Ah, the ubiquitous iPod. It's become a staple of youthful society. And why not? A jukebox-full of favorite tunes-on-demand, in a device the size of a pack of gum. And headphones/earbuds that can block out all that annoying ambient sound.
But... to iPod, or not to iPod, while bicycling? That is the question.
I sure see a lot of cyclists wearing 'em these days. On dedicated bike paths, and in heavy traffic.
The most famous (running) race in these parts is the Robie Creek Half-Marathon. People come from far and wide to particpate; signup for the 2008 edition begins right away. The organizers have really stirred up the ant-pile, by declaring that portable music devices are banned for safety and insurance reasons. (News-web article here.) Evidently the governing body for long-distance races, USA Track & Field, has imposed the rule. (Although a quick web investigation offers evidence that the rule is frequently not enforced.)
Besides the safety factor, somebody who commented on the Robie Creek article said that some runners' times improve by a factor of 6-10%, when they are in an MP3-induced techno groove. (If true... that amazes me. Competitive advantage? Is it safe to assume that "Rhythm Method" would be a better listening option than "Celine Dion," if you're competing?) (I'd probably give Dick Dale, or the Reverend Horton Heat, or The Ramones, a spin, for the winning soundtrack.)
I have an "iPod-like device." Actually, I have a couple. One holds 256mb onboard, uses SD-Card expansion, and AAA batteries for juice. It's tiny. The other has a 40GB hard drive, of which I've filled up about 28GB. I've got 8418 tracks loaded onto it, from 592 different albums. Everything from classical to punk. It's slightly larger than a classic iPod, but I can swap batteries, and I could probably listen for two weeks, 24/7, without listening to the same thing twice.
I rarely listen to MP3 music when I'm bicycling, for several reasons.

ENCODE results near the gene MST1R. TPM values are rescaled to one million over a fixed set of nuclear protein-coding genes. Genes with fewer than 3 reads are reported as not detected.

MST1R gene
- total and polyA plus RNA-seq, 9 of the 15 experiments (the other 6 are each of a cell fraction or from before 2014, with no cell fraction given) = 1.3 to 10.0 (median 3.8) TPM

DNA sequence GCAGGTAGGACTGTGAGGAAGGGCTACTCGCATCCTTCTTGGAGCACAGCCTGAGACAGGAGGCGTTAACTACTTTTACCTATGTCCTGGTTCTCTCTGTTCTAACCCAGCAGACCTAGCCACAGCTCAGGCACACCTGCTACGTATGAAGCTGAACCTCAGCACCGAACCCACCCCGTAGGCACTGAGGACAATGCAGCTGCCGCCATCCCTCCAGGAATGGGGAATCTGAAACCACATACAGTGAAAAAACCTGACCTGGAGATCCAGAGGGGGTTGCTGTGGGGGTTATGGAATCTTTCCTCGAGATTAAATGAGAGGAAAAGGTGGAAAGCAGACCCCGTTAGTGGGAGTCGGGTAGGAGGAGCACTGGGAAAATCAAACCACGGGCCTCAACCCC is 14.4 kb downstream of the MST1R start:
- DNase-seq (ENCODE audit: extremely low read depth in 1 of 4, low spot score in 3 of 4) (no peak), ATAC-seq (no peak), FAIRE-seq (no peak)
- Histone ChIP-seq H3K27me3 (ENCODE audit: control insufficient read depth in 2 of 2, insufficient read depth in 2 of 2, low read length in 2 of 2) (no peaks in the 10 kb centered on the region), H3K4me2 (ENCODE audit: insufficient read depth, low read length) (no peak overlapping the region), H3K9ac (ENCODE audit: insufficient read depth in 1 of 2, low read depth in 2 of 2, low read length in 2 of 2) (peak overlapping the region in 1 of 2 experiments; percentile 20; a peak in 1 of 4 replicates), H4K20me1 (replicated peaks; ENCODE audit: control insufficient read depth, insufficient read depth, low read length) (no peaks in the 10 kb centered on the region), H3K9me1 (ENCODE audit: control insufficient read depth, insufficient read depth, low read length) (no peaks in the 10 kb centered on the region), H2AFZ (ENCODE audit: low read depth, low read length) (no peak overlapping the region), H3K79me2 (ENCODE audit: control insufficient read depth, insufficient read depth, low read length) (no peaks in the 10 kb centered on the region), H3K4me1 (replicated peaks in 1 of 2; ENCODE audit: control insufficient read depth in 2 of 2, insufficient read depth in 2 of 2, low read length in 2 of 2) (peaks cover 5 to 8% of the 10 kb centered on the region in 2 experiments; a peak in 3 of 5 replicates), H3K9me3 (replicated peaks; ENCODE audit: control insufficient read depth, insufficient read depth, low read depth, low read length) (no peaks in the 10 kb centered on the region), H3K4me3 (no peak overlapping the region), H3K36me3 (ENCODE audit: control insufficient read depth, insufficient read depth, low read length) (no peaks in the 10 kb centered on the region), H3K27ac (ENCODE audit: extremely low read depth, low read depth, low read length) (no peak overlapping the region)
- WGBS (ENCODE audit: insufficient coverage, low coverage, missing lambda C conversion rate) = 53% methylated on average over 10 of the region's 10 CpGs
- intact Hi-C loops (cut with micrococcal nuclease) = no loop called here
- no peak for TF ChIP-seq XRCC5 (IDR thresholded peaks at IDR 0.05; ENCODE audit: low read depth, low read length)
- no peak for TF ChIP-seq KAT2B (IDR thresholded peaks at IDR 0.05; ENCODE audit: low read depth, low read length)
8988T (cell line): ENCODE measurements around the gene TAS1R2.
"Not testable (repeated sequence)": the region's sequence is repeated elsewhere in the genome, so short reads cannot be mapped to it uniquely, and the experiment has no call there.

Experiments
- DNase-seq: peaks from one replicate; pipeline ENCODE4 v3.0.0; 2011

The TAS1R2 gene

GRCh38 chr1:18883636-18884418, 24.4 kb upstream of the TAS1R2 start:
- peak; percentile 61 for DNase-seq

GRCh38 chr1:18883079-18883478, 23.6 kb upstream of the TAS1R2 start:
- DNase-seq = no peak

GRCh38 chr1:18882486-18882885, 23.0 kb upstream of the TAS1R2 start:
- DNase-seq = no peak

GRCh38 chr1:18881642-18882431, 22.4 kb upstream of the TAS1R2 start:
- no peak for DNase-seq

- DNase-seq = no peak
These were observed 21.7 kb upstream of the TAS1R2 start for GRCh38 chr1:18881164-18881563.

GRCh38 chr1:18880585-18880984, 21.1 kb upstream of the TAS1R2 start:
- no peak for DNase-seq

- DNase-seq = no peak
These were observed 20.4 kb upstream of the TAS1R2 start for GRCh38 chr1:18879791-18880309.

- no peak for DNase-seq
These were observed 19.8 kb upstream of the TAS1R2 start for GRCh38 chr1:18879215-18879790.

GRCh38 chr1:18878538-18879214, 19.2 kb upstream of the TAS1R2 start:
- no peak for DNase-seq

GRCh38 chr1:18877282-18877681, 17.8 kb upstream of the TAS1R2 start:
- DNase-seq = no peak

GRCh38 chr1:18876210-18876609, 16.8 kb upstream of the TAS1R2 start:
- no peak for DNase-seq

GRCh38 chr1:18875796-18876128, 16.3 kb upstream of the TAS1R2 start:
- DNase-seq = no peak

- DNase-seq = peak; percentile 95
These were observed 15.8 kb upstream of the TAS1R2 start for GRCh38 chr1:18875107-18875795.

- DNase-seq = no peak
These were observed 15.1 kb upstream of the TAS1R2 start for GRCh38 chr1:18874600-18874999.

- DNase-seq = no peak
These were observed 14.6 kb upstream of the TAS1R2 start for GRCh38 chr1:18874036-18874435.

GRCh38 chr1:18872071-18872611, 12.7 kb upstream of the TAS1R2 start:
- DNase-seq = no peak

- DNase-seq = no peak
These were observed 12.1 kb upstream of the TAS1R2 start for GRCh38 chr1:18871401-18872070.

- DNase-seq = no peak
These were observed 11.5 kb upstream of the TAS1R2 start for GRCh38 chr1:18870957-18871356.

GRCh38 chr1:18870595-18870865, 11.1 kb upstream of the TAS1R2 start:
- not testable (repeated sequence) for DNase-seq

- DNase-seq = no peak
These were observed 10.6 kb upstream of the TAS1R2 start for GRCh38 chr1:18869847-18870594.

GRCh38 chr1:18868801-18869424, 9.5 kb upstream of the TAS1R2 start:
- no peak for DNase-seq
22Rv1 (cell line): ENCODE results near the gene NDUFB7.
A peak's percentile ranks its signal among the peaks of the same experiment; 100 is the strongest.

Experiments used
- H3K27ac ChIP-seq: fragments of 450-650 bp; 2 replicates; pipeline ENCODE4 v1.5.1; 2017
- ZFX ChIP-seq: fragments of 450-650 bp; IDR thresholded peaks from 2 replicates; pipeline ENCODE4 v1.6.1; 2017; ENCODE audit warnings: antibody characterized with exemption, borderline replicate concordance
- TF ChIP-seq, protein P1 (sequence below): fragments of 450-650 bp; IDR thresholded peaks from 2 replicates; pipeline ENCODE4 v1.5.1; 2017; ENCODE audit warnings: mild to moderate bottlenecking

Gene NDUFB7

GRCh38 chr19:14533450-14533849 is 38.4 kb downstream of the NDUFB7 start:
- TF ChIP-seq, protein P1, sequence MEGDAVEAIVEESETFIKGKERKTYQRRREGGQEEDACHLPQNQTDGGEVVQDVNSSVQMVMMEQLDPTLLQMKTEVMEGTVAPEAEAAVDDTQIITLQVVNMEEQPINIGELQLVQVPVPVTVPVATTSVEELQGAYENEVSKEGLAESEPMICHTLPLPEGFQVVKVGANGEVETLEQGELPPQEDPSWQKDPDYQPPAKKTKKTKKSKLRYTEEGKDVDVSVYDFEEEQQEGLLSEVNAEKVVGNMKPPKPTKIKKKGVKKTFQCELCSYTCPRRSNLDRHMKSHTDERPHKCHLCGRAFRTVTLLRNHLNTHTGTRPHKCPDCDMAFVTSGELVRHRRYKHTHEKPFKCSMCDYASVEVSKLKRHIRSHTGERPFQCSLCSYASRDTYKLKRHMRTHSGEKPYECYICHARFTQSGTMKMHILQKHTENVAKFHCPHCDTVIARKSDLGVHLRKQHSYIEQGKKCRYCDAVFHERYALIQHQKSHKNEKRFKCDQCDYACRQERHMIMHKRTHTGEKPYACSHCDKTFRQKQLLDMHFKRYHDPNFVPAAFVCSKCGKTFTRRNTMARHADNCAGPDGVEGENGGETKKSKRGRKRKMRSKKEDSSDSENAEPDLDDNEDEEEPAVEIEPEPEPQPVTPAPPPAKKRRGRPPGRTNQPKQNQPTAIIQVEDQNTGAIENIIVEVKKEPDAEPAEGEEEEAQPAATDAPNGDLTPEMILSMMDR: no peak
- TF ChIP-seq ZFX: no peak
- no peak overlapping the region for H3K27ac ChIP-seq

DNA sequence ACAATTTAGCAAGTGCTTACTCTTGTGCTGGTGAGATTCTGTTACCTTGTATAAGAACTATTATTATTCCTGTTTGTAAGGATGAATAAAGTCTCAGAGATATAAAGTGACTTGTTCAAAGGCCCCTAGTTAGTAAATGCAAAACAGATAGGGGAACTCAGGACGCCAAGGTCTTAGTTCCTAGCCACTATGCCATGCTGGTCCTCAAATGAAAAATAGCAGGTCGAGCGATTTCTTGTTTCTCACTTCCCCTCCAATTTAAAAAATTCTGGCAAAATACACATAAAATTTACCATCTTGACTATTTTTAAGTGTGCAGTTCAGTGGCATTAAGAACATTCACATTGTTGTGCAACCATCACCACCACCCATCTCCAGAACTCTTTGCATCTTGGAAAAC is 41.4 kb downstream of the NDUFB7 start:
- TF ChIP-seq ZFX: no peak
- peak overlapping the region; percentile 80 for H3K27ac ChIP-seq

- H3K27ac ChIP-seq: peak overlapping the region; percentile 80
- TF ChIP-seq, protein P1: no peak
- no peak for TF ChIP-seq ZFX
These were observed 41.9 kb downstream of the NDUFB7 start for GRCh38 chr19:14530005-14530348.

1. SAFETY Arriving safely at my destination is my responsibility. Over years of riding, I've come to depend on all my senses - including hearing - to keep me aware of potential hazards. On a regular basis, I have to adjust my trajectory or speed to avoid somebody who's suddenly in the wrong place. I don't want to voluntarily surrender my sense of hearing... when I'm bicycling, I frequently hear things before I see 'em.
2. SOUND QUALITY Rolling down the road is hardly a substitute for the sensory pleasure of listening to some good music on a good sound system, in a quiet living room. (That's why it amazes me when I see these kids who have obviously sunk thousands into their car stereo systems. WHY?) Furthermore, the compression that's inherent in the MP3 (and similar) encoding, leads to an inferior product. (Actually, it sounds OK "rolling down the road," not so much in that quiet living room. But just the same, I find it fatiguing after hours and hours.)
3. SILENCE IS UNDERRATED (This point may be related to #2.) There's a time and a place for everything. I love music - as much as anybody I know. I'm passionate about music. (If I had to choose between blindness and deafness, it would be an agonizingly difficult choice, for that reason alone.) But I also enjoy "silence." Silence is impossible in traffic. But riding along a less-traveled road, or a bike path... just the wind whistling by and the quiet whirr of the chain. It gives the ol' head-wheels a unique opportunity to spin freely. I do some of my best thinking when I'm bicycling along on a quiet road or path, self-contained in my head. (Paying attention, of course, for warning signs.)
Now and then, I'll listen to music while riding. But only in low-traffic areas. (And also bear in mind, I always ride with a rearview mirror, and I pay particularly close attention to it, when music is impairing my hearing ability.)
(My 40GB player is particularly nice on my multi-day motorcycle rides. NEVER in town or in situations where I'm concentrating on navigating. But when I'm riding down a 50-mile stretch of 2-lane, it can be refreshing and enjoyable, and can enhance the experience.)
An alternative to earplugs? I found an interesting bicycling doohickey. It's a speaker/amp, and iPod-holder, all built into a water-bottle-shaped device that fits in your bottle cage. Click here for more info. I doubt I'll get one - it may slightly enhance safety over the earplug option, but I can't imagine the sound quality is particularly compelling.
(illustration found at www.veloallegro.org)